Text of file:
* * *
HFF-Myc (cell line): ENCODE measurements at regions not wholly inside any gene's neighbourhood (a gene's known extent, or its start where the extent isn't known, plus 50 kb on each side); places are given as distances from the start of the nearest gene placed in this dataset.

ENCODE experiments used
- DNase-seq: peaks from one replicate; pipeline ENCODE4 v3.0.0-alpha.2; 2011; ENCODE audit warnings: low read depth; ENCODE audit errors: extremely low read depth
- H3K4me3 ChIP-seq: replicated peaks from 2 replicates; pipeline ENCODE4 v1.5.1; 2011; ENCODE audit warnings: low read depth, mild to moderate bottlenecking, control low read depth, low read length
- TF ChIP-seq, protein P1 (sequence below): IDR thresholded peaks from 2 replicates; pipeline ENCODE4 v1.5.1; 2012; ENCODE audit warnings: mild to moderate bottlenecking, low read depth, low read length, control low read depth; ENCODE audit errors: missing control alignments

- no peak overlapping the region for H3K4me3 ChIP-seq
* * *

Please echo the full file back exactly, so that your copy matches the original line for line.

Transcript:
HFF-Myc (cell line): ENCODE measurements at regions not wholly inside any gene's neighbourhood (a gene's known extent, or its start where the extent isn't known, plus 50 kb on each side); places are given as distances from the start of the nearest gene placed in this dataset.

ENCODE experiments used
- DNase-seq: peaks from one replicate; pipeline ENCODE4 v3.0.0-alpha.2; 2011; ENCODE audit warnings: low read depth; ENCODE audit errors: extremely low read depth
- H3K4me3 ChIP-seq: replicated peaks from 2 replicates; pipeline ENCODE4 v1.5.1; 2011; ENCODE audit warnings: low read depth, mild to moderate bottlenecking, control low read depth, low read length
- TF ChIP-seq, protein P1 (sequence below): IDR thresholded peaks from 2 replicates; pipeline ENCODE4 v1.5.1; 2012; ENCODE audit warnings: mild to moderate bottlenecking, low read depth, low read length, control low read depth; ENCODE audit errors: missing control alignments

- no peak overlapping the region for H3K4me3 ChIP-seq